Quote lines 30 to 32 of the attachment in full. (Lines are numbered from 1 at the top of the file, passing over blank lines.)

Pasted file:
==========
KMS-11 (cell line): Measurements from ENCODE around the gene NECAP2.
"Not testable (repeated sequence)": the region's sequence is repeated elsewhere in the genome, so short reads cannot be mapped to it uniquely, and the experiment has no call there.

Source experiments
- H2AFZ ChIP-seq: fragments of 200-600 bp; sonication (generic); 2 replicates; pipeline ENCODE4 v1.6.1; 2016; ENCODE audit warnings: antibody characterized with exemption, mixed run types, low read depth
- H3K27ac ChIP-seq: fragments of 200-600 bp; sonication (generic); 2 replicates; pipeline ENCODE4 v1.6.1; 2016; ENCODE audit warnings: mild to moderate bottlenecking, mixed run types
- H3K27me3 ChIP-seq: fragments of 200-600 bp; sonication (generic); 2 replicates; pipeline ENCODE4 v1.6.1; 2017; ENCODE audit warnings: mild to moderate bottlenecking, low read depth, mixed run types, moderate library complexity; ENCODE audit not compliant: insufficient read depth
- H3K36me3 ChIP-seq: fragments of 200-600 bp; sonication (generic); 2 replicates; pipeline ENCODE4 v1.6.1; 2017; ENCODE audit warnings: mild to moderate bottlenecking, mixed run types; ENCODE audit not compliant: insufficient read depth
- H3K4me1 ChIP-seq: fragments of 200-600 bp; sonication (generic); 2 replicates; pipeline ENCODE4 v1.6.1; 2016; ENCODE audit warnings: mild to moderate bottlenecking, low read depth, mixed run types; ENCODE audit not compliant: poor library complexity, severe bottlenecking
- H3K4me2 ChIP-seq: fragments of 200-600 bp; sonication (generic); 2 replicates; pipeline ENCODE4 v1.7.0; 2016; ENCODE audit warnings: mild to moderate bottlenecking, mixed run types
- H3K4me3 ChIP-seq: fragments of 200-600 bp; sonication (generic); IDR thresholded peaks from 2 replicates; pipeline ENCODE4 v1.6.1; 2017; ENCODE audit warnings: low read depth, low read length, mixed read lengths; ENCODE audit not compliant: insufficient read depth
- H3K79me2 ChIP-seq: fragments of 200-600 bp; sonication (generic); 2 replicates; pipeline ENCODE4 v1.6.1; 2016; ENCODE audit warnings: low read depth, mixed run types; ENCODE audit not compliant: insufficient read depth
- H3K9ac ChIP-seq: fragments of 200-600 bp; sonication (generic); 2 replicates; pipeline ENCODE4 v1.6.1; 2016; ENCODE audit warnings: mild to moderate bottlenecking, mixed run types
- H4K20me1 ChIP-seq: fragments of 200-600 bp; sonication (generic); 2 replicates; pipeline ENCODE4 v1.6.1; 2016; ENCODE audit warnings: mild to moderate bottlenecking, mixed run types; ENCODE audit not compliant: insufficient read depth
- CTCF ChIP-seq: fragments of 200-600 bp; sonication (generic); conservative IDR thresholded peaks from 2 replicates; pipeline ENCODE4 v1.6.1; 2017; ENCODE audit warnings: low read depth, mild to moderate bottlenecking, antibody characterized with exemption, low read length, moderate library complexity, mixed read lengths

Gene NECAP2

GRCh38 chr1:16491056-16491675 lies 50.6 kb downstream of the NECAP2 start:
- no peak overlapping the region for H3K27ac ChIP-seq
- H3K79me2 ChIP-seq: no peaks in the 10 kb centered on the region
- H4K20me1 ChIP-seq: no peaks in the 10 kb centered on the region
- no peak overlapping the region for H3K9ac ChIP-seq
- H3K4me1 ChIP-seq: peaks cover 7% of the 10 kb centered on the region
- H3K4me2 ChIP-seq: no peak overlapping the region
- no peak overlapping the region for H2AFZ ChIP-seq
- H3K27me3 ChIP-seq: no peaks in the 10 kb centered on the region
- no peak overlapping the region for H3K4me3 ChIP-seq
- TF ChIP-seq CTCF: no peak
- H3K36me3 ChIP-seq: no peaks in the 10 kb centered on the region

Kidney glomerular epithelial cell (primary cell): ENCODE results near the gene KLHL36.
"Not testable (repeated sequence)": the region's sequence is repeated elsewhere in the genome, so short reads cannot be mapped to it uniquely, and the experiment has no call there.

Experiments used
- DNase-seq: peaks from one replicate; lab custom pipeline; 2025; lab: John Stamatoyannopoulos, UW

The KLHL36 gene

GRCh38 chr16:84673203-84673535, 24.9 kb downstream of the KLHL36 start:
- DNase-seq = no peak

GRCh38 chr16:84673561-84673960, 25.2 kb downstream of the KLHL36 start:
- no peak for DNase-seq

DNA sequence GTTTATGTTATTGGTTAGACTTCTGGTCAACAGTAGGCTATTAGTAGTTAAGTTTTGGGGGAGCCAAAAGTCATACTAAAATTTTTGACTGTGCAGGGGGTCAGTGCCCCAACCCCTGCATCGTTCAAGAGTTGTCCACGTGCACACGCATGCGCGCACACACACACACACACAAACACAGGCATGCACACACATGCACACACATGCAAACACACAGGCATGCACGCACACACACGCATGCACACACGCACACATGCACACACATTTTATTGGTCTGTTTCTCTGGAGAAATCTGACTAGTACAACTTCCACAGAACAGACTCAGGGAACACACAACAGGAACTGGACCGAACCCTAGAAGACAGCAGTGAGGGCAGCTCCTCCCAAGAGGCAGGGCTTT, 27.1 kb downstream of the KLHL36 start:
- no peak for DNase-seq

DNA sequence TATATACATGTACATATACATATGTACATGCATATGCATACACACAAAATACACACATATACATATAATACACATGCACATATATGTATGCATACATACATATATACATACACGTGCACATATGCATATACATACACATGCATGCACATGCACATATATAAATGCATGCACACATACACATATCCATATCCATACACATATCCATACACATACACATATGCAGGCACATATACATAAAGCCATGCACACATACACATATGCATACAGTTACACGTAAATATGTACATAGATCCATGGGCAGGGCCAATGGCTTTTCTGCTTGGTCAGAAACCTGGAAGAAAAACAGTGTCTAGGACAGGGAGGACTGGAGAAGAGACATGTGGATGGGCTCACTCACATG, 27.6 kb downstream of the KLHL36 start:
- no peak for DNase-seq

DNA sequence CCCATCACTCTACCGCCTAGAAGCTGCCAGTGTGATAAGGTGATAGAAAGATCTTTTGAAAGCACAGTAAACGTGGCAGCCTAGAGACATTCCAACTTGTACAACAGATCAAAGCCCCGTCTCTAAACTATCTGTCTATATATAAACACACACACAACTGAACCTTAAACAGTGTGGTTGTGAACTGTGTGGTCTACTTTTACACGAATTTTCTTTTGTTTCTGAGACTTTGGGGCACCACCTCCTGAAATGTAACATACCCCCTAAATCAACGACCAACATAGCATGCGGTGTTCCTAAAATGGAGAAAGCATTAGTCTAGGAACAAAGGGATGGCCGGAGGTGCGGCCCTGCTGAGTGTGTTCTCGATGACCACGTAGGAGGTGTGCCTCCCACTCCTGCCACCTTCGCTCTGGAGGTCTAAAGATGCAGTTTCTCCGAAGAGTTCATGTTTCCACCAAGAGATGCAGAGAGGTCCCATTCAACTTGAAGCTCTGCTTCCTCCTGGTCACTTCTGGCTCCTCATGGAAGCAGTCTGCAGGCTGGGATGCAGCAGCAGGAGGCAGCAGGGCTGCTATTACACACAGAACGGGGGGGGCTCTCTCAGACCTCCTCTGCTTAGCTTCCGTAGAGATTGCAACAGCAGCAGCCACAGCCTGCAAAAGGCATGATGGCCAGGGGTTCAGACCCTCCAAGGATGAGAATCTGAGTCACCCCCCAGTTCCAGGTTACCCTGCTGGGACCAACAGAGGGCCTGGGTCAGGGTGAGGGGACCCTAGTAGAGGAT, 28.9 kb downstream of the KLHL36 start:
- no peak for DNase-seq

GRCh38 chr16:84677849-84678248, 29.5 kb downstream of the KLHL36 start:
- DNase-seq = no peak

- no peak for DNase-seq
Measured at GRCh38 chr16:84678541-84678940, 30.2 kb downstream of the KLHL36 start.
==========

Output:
Experiments used
- DNase-seq: peaks from one replicate; lab custom pipeline; 2025; lab: John Stamatoyannopoulos, UW

The KLHL36 gene